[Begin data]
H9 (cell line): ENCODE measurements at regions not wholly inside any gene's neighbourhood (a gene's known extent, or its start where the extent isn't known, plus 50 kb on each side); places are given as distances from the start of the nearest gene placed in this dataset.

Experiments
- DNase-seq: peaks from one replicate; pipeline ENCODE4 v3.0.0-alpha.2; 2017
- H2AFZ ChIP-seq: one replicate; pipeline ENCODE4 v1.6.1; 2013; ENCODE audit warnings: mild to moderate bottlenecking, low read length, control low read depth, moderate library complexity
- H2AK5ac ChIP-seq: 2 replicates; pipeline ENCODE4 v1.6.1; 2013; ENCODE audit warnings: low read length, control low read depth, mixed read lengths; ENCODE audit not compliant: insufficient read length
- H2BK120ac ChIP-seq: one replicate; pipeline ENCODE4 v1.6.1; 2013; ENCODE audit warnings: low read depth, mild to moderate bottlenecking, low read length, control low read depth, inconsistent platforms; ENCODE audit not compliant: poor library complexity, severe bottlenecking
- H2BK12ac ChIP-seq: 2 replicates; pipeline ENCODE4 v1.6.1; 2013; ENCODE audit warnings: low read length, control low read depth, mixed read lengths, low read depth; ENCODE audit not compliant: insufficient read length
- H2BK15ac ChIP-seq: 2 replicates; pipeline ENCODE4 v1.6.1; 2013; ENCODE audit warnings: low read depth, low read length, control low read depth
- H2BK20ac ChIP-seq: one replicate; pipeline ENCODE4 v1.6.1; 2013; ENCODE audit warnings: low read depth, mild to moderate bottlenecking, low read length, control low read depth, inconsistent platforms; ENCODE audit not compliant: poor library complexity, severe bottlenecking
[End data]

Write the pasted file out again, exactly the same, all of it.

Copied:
H9 (cell line): ENCODE measurements at regions not wholly inside any gene's neighbourhood (a gene's known extent, or its start where the extent isn't known, plus 50 kb on each side); places are given as distances from the start of the nearest gene placed in this dataset.

Experiments
- DNase-seq: peaks from one replicate; pipeline ENCODE4 v3.0.0-alpha.2; 2017
- H2AFZ ChIP-seq: one replicate; pipeline ENCODE4 v1.6.1; 2013; ENCODE audit warnings: mild to moderate bottlenecking, low read length, control low read depth, moderate library complexity
- H2AK5ac ChIP-seq: 2 replicates; pipeline ENCODE4 v1.6.1; 2013; ENCODE audit warnings: low read length, control low read depth, mixed read lengths; ENCODE audit not compliant: insufficient read length
- H2BK120ac ChIP-seq: one replicate; pipeline ENCODE4 v1.6.1; 2013; ENCODE audit warnings: low read depth, mild to moderate bottlenecking, low read length, control low read depth, inconsistent platforms; ENCODE audit not compliant: poor library complexity, severe bottlenecking
- H2BK12ac ChIP-seq: 2 replicates; pipeline ENCODE4 v1.6.1; 2013; ENCODE audit warnings: low read length, control low read depth, mixed read lengths, low read depth; ENCODE audit not compliant: insufficient read length
- H2BK15ac ChIP-seq: 2 replicates; pipeline ENCODE4 v1.6.1; 2013; ENCODE audit warnings: low read depth, low read length, control low read depth
- H2BK20ac ChIP-seq: one replicate; pipeline ENCODE4 v1.6.1; 2013; ENCODE audit warnings: low read depth, mild to moderate bottlenecking, low read length, control low read depth, inconsistent platforms; ENCODE audit not compliant: poor library complexity, severe bottlenecking